Relationship Between HbA1c and Chronic Glycemia in Patients With Cirrhosis
This trial is active, not recruiting.
|Conditions||cirrhosis, diabetes mellitus, type 2|
|Treatment||continuous glucose monitor (dexcom, san diego, ca)|
|Sponsor||University of Arkansas|
|Start date||July 2015|
|End date||September 2016|
|Trial size||30 participants|
|Trial identifier||NCT02389127, 203867|
Cirrhosis and advanced liver disease have been associated with an increased risk for hyperglycemia and type 2 diabetes mellitus (T2DM). The diagnostic yield of common tests used to define diabetes and insulin resistance in the general population differs significantly from the one observed in patients with liver disease. Glycosylated hemoglobin A1c (HbA1c), a reliable test to assess chronic glycemia and recommended both for the diagnosis and monitoring of T2DM, is neither accurate nor reliable in patients with cirrhosis. A validation study has not been performed to define its true usefulness in the setting of cirrhosis. The study aims to determine the level of HbA1c that better corresponds to the diagnosis of T2DM - as determined by an oral glucose tolerance test (OGTT) - and to correlate the levels of HbA1c with the average glucose over a 12-week period in patients with cirrhosis and known T2DM, in cirrhotic patients with different degrees of liver impairment.
|Observational model||case control|
Level of HbA1c in T2DM and cirrhosis
time frame: 12 weeks
Male or female participants at least 18 years old.
Inclusion Criteria: Group A - Cirrhosis, either clinically- or biopsy-proven - Child-Pugh-Turcotte (CTP) A, B, and C (only biopsy-proven in the case of CTP-A) - Random glucose <200 mg/dL on at least 3 occasions - No use of insulin or any hypoglycemic agent Group B - Cirrhosis, either clinically- or biopsy-proven - Child-Pugh-Turcotte (CTP) A, B, and C (only biopsy-proven in the case of CTP-A) - Prior diagnosis of T2DM as based on any of ADA criteria - Use of insulin or any hypoglycemic agent Exclusion Criteria: - Hemoglobin <10 mg/dL - Any transfusional requirement within 3 months before inclusion. - High-dose vitamin C - Cr ≥1.3 - Hepatocellular carcinoma (any stage) - Any splanchnic thrombosis (portal, mesenteric, or splenic) - Persistent or difficult-to-treat hepatic encephalopathy - Refractory ascites - Status post-TIPS - Status post-liver transplant
|Official title||Relationship Between HbA1c and Chronic Glycemia in Patients With Cirrhosis: a Pilot Study to Better Characterize and Standardize the Test|
|Principal investigator||Andres Duarte-Rojo, MD, PhD|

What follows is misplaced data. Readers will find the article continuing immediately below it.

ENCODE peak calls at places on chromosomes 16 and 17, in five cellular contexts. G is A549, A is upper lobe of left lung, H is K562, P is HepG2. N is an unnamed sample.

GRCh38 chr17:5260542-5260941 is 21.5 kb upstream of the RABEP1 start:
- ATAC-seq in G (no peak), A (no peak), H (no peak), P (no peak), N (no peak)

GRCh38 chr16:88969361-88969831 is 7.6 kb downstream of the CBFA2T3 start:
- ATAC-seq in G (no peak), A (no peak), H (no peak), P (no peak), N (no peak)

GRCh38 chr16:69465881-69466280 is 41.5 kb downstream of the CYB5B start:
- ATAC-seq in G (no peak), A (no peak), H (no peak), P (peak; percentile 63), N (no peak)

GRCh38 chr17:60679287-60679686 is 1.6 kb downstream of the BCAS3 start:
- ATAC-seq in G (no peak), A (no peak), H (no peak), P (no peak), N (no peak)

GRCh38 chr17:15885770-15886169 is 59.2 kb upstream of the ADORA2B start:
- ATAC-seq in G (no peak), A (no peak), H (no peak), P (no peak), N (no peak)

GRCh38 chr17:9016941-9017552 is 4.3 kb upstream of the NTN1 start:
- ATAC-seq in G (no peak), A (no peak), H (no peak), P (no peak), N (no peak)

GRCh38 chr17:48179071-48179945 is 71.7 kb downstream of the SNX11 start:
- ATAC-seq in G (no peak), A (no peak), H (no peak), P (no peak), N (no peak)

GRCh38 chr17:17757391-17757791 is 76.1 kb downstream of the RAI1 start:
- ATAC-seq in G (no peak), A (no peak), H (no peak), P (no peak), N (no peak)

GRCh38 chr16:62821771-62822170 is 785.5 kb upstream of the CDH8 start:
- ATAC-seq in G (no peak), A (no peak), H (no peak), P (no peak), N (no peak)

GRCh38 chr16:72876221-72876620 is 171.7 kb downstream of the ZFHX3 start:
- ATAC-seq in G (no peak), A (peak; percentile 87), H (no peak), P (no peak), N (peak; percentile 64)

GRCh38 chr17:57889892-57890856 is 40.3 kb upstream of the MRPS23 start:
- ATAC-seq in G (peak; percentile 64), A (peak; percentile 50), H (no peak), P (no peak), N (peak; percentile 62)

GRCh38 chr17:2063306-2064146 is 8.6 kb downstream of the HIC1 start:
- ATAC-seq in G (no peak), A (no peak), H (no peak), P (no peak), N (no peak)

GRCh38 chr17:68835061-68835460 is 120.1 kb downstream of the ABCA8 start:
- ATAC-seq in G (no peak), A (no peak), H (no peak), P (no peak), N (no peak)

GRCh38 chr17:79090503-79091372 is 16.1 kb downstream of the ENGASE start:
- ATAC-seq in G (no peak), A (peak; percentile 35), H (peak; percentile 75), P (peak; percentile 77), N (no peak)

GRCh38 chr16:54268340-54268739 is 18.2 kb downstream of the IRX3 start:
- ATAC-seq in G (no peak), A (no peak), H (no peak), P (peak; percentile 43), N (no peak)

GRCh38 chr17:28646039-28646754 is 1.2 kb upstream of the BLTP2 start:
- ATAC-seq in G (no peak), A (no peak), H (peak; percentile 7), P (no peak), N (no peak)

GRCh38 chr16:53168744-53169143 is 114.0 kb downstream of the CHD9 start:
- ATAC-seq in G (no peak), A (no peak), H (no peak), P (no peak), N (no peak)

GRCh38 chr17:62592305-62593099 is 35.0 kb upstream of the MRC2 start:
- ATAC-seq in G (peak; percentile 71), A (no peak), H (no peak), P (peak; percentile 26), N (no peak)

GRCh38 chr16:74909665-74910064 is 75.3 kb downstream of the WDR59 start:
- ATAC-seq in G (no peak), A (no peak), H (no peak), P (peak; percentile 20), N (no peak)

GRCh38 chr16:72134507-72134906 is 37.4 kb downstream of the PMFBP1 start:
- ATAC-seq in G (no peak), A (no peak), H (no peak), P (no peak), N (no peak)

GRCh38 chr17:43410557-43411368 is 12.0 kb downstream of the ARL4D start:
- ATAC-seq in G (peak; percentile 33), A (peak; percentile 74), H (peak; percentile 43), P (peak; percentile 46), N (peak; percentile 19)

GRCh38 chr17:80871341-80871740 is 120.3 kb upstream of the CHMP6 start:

|Description||Glycosylated hemoglobin A1c (HbA1c), a reliable test to assess chronic glycemia and recommended both for the diagnosis and monitoring of T2DM, is neither accurate nor reliable in patients with cirrhosis. A validation study has not been performed to define its true usefulness in the setting of cirrhosis. The study aims to determine the level of HbA1c that better corresponds to the diagnosis of T2DM - as determined by an oral glucose tolerance test (OGTT) - and to correlate the levels of HbA1c with the average glucose over a 12-week period in patients with cirrhosis and known T2DM, in cirrhotic patients with different degrees of liver impairment. This study is designed as a pilot, observational, cross-sectional (Group A - cirrhotics with no T2DM) and longitudinal study (Group B - cirrhotics with known diabetes). For our first aim (Group A) the diagnostic yield of HbA1c for T2DM will be compared to that of an OGTT. Regarding the second aim (Group B) HbA1c will be compared to glucose reading from a continuous glucose monitor. In both groups, the following study labs will be performed: fructosamine, Complete Blood Count (CBC), liver function tests, chemistry, International Normalized Ratio (INR), and pre albumin. A total of 26 patients per group will be included. STUDY AIMS The study will look into two primary aims: 1. To determine the level of HbA1c that better corresponds to the diagnosis of T2DM - as determined by an OGTT - in cirrhotic patients with different degrees of liver impairment. - Will test the hypothesis of lower levels of HbA1c being found in T2DM in patients with decompensated cirrhosis when compared to those with compensated disease. 2. To correlate the levels of HbA1c with the average glucose (AG) over a 12-week period in patients with cirrhosis and known T2DM, according to different degrees of liver impairment, and to compare them with a control group of diabetic patients with no liver disease. - Will test the hypothesis of progressively lower levels of HbA1c being associated with hyperglycemia in diabetic patients with decompensated cirrhosis when compared to those with compensated disease, and to diabetic controls with no liver disease. As secondary aims will: 1. Determine the prevalence of T2DM in cirrhotics with different degrees of liver disease according to use of fasting glucose, HbA1c, or OGTT. 2. Determine the level of HbA1c that better defines well-controlled diabetes in patients with cirrhosis and known T2DM, according to different degrees of liver impairment. Study Procedures All patients will be identified and recruited from any of the Liver or GI clinics in the Outpatient Center, UAMS. To test the first aim (Group A) patients with cirrhosis and varying degrees of liver dysfunction but no prior diagnosis of T2DM will have an OGTT performed after overnight fasting (8-12-hours). HbA1c will be obtained before OGTT along with the following tests: HbA1c, fructosamine, insulin, CBC, HFP, gamma-glutamyl transferase (GGT), OP Chem 7, INR, and prealbumin. For the second aim (Group B) patients with known diabetes and cirrhosis with varying degrees of liver dysfunction will wear a continuous glucose monitor (Dexcom, San Diego, CA) for 2 continuous days during week days and week ends, every 4 weeks for 12 consecutive weeks. On the day the continuous monitor is retrieved by the investigators, patients will have the following blood tests performed after overnight fasting (8-12-hours): HbA1c, fructosamine, CBC, HFP, GGT, Basic Metabolic Panel (BMP), INR, and prealbumin. Sample Size Since there is no precedent in the literature showing preliminary data to allow for sample calculation, will include 30 patients for each of the CTP stages A, B, and C, for both groups. This number should allow more than the minimum needed to perform correlation analyses (between and within groups) with confidence. Data Analysis All glucose determinations from the continuous glucose monitoring will be summarized as an arithmetic mean. Shapiro-Wilk will be used to determine normal distribution of data. Receiver operation characteristic (ROC) curves will be constructed to determine the best cut-off to diagnose T2DM, using OGTT results as the gold standard. Spearman's or Pearson's correlation coefficient will be used to compare HbA1c to average glucose (eAG). Bland-Altman will be used to determine agreement. The estimated average glucose from HbA1c will be derived from a linear regression model, as previously described. Linear regression models will be performed to identify factors affecting HbA1c for both Groups A and B, such as hemoglobin, CTP, MELD, total protein, and prealbumin. CTP will be transformed to dummy variables for this analysis. Data collection and handling Apart from the data generated by the study, demographics and clinical information to properly classify the hepatic functional and diabetes of each participant will be retrieved from the electronic medical record (EMR). Such information will include results from standard of care laboratories, imaging, and other special studies (EGD), to calculate Child-Turcotte-Pugh (CTP) and MELD scores. A database will be created to accumulate all of the clinical information generated during this study. No identifiers, apart from name and Date of Birth(DOB), will be collected. All data will be stored in databases kept in a study folder created at PI's computer (password-protected). Main database will include identification (ID) assigned, and once an analytic table is created, all PHI will be removed from the table (after approval by the PI). Only this de-identified dataset with unique study ID's will be used for statistical analyses. Therefore, the risk to the privacy of the individuals will be minimized. The access to the research folder and its contents will be restricted to the research staffs listed in this submission form. The PHI will be kept in the main database for no more than 10 years. The main database containing PHI will be kept in the study folder and will be never transferred out without de-identification of the data. No hard copy research data will be generated in this project. Risks and Benefits The risks associated with venipuncture and repeated blood collection from a vein are minor bleeding, bruising, infection (a small risk any time the skin is broken), or needing more than one attempt to locate veins. There are no risks to the OGTT, although subjects may not like the taste of the highly concentrated glucose beverage. Occasionally someone may have low blood sugar or high blood sugar after the test. Blood glucose will be monitored before and during the test. Some risks associated with the Dexcom G4 System Device have been reported: placing the devices in your skin may cause some anxiety, pain, irritation, redness, and swelling. There is also the risk of infection, excessive bleeding, or hematoma (swelling filled with blood caused by a broken blood vessel) - these risks are rare. Removing the sensor may also cause some discomfort or irritation because of the tape used. This reaction usually goes away within a few hours, but may last up to a week. There may be some itching in the area, which is a normal healing response. In rare cases, the sensor may break while inserted. If this happens, the study team and will examine the area. Sometimes the study team may decide to leave the sensor fragment in place. If there is redness, pain, or infection, the study team will decide how to treat it. You should not try to remove the sensor yourself if it is broken unless the study team tells you to. the University of Arkansas (UAMS) firewall and only used for specific research purposes in this project. Aggregated data will be analyzed and published, but specific data elements will not be made available. Further, subjects will not forfeit any rights by participating - their health care and eligibility for health benefits will not be affected in any way. Although a breach in confidentiality is always a risk when collecting personal information from patients, we believe this is small given the system that has been developed to obtain and handle data. Ethics This study will be conducted according to US and international standards of Good Clinical Practice (FDA regulations) for all studies. Applicable government regulations, University of Arkansas for Medical Sciences research policies and procedures will also be followed. This protocol and any amendments will be submitted and approved by the University of Arkansas for Medical Sciences Institutional Review Board (IRB) to conduct the study. All subjects for this study will be provided a consent form describing this study and providing sufficient information in language suitable for subjects to make an informed decision about their participation in this study. The formal consent of a subject, using the IRB-approved consent form, will be obtained before that subject is submitted to any study procedure. This consent form must be signed by the subject or legally acceptable surrogate, and the investigator-designated research professional obtaining the consent.|